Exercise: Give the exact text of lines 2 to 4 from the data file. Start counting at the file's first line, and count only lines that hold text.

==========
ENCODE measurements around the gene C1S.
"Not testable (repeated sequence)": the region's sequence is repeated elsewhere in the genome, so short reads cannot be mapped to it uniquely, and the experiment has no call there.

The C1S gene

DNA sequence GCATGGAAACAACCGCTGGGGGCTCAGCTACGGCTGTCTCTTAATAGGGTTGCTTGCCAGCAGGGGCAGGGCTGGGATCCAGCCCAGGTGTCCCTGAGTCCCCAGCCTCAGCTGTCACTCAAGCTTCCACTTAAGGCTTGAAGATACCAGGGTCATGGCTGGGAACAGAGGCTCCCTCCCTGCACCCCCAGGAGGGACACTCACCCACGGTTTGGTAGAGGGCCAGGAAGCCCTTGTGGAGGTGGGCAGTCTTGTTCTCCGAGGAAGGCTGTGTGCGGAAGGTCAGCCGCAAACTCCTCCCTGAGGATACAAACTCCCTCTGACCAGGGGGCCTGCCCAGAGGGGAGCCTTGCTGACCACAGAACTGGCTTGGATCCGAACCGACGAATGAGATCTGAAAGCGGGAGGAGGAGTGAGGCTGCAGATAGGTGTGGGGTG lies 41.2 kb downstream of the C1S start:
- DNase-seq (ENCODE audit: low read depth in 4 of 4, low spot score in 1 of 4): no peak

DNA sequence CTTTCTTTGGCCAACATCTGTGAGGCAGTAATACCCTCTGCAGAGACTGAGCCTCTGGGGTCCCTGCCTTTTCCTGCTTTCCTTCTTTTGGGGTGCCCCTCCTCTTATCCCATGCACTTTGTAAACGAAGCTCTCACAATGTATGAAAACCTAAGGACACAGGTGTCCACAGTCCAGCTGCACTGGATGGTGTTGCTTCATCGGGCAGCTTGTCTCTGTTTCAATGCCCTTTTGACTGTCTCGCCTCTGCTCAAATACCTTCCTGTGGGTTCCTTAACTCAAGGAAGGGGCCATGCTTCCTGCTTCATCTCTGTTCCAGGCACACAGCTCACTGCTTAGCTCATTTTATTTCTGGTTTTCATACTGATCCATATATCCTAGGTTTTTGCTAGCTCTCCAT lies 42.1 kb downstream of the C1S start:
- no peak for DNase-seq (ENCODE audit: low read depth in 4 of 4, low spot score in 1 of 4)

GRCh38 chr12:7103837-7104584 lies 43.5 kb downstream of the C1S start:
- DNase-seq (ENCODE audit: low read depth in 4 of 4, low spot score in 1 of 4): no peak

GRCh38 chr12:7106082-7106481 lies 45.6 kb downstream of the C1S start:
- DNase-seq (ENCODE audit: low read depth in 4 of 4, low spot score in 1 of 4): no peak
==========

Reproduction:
"Not testable (repeated sequence)": the region's sequence is repeated elsewhere in the genome, so short reads cannot be mapped to it uniquely, and the experiment has no call there.

The C1S gene

DNA sequence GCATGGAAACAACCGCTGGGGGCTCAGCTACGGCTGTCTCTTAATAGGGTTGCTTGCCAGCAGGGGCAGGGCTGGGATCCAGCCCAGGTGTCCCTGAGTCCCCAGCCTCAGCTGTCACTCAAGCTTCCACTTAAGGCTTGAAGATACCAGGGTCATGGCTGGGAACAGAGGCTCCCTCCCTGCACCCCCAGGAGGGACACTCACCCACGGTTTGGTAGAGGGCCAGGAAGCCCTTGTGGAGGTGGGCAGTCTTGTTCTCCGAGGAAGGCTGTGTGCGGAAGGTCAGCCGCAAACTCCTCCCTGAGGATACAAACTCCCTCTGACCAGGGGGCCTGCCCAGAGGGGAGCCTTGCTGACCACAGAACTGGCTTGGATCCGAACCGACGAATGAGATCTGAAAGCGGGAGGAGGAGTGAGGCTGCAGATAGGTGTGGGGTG lies 41.2 kb downstream of the C1S start: